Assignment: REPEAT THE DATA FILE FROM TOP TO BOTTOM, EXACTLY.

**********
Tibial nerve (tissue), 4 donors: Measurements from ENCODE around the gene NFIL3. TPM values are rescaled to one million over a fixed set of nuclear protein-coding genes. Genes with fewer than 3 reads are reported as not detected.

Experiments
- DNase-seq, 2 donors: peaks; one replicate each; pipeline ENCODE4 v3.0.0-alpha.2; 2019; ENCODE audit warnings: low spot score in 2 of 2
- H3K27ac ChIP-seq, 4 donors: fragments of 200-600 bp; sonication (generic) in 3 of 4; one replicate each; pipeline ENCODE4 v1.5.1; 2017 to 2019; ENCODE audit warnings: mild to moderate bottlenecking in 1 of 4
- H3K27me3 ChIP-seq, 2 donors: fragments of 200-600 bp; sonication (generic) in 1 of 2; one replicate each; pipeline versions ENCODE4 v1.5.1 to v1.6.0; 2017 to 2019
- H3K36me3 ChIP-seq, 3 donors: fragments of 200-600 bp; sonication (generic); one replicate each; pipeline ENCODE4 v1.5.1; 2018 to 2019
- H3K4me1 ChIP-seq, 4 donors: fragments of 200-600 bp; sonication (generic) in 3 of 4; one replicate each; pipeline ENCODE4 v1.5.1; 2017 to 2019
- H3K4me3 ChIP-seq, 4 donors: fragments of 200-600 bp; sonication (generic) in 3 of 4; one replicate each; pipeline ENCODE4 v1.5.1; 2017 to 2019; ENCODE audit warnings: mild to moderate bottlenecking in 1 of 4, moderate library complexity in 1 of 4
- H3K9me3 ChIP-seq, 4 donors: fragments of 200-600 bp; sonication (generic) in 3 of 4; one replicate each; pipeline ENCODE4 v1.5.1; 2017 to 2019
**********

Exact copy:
Tibial nerve (tissue), 4 donors: Measurements from ENCODE around the gene NFIL3. TPM values are rescaled to one million over a fixed set of nuclear protein-coding genes. Genes with fewer than 3 reads are reported as not detected.

Experiments
- DNase-seq, 2 donors: peaks; one replicate each; pipeline ENCODE4 v3.0.0-alpha.2; 2019; ENCODE audit warnings: low spot score in 2 of 2
- H3K27ac ChIP-seq, 4 donors: fragments of 200-600 bp; sonication (generic) in 3 of 4; one replicate each; pipeline ENCODE4 v1.5.1; 2017 to 2019; ENCODE audit warnings: mild to moderate bottlenecking in 1 of 4
- H3K27me3 ChIP-seq, 2 donors: fragments of 200-600 bp; sonication (generic) in 1 of 2; one replicate each; pipeline versions ENCODE4 v1.5.1 to v1.6.0; 2017 to 2019
- H3K36me3 ChIP-seq, 3 donors: fragments of 200-600 bp; sonication (generic); one replicate each; pipeline ENCODE4 v1.5.1; 2018 to 2019
- H3K4me1 ChIP-seq, 4 donors: fragments of 200-600 bp; sonication (generic) in 3 of 4; one replicate each; pipeline ENCODE4 v1.5.1; 2017 to 2019
- H3K4me3 ChIP-seq, 4 donors: fragments of 200-600 bp; sonication (generic) in 3 of 4; one replicate each; pipeline ENCODE4 v1.5.1; 2017 to 2019; ENCODE audit warnings: mild to moderate bottlenecking in 1 of 4, moderate library complexity in 1 of 4
- H3K9me3 ChIP-seq, 4 donors: fragments of 200-600 bp; sonication (generic) in 3 of 4; one replicate each; pipeline ENCODE4 v1.5.1; 2017 to 2019